Sri Lanka's parliament on Tuesday will meet amid ongoing protests and after President Gotabaya Rajapaksa dissolved his Cabinet and sought to form a unity government.
The country's economic crisis has led to street protests and a number of MPs calling for Mr Rajapaksa to step down over the mismanagement of the country’s finances and his sweeping executive powers.
In a wave of unprecedented spontaneous demonstrations across Sri Lanka, including large gatherings in the commercial capital Colombo, protesters have called for Mr Rajapaksa and members of his powerful ruling family to resign, Reuters reported.
His brother, Mahinda Rajapaksa, is the prime minister.
Social media and TV channels showed footage of people in Colombo and other towns holding up placards and chanting for the president to “go home”.
A countrywide curfew was lifted on Monday morning.
Mr Rajapaksa’s own party, the Sri Lanka Podujuna Peramuna, is counting on keeping his brother as prime minister, although there are reports that some politicians are planning to sit out as independents.
Opposition parties and even members of Mr Rajapaksa's ruling alliance rejected the move for a unity government, setting the stage for a test of strength in parliament.
The Sri Lanka Freedom Party, a ruling coalition partner, said its 14 MPs had decided to withdraw support for Mr Rajapaksa’s government and will sit as an independent group in parliament.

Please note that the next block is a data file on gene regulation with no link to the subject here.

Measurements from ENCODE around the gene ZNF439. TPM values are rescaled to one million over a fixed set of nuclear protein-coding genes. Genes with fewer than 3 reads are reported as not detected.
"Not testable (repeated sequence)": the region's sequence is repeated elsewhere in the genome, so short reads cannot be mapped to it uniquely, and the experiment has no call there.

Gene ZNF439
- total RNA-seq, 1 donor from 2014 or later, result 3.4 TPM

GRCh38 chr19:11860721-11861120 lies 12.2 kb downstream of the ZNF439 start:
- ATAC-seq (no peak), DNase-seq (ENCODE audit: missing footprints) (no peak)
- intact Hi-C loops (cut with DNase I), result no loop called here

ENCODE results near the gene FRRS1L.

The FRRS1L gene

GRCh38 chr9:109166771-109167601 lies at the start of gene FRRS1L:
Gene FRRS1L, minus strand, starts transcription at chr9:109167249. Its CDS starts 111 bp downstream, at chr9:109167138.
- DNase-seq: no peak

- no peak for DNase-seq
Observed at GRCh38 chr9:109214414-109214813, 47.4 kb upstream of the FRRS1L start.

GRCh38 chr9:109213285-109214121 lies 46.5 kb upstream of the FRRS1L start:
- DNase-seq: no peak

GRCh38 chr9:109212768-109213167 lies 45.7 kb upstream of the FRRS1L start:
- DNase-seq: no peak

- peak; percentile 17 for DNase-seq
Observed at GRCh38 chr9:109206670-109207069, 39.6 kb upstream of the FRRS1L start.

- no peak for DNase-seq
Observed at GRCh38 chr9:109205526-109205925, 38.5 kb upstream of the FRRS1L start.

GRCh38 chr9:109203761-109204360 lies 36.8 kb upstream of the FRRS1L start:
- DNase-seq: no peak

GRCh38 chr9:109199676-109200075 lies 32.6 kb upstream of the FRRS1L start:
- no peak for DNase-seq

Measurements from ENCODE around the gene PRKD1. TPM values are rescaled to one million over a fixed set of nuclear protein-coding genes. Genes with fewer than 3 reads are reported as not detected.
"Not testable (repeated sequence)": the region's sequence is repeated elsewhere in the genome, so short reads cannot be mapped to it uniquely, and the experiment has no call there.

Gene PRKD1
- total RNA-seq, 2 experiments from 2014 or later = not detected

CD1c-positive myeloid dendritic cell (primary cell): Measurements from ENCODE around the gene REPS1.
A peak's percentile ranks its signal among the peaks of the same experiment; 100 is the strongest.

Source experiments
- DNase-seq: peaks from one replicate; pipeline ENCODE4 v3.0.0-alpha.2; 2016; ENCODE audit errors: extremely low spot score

The departure of this party has put Mr Rajapaksa's coalition in a predicament, having lost its two-thirds majority in the 225-seat parliament.
Sri Lankans have been suffering from a shortages of food, fuel and prolonged power cuts lasting up to 13 hours.
Two other brothers, Finance Minister Basil Rajapaksa and Irrigation Minister Chamal Rajapaksa, were among those who resigned, along with the prime minister’s son, Sports Minister Namal Rajapaksa.
Those resignations were regarded as the family’s effort to pacify public anger while retaining executive, defence and legislative powers.
On Monday, Mr Rajapaksa swore in new Finance Minister Ali Sabry, who is among the key decision-makers as the country starts bailout talks with International Monetary Fund.
“You could see the composition of parliament changing today,” said lawyer Luwie Niranjan Ganeshanathan, who specialises in constitutional issues.
Sri Lanka's ruling coalition won 145 out of 225 seats in the last parliamentary election. But some of its 11 coalition partners that collectively hold 30 seats have indicated they will sit independently in parliament.
“If the government loses its majority, you could see the opposition bringing in a vote of no confidence but there is parliamentary procedure that goes around it first and is unlikely to happen immediately,” Mr Ganeshanathan told Reuters.
If a vote of no confidence is adopted, then the president can appoint a new prime minister, he said.
Or, if the government loses its majority, the opposition can also table a resolution to dissolve parliament and call for snap elections, Mr Ganeshanathan said.
Mr Rajapaksa last month said his government was in talks with the International Monetary Fund and had turned to China and India for loans.
He also asked Sri Lankans to limit their use of fuel and electricity, and “extend their support to the country”.
For months, Sri Lankans have endured long queues to buy fuel, cooking gas, food and medicine, most of which come from abroad and are paid for in hard currency.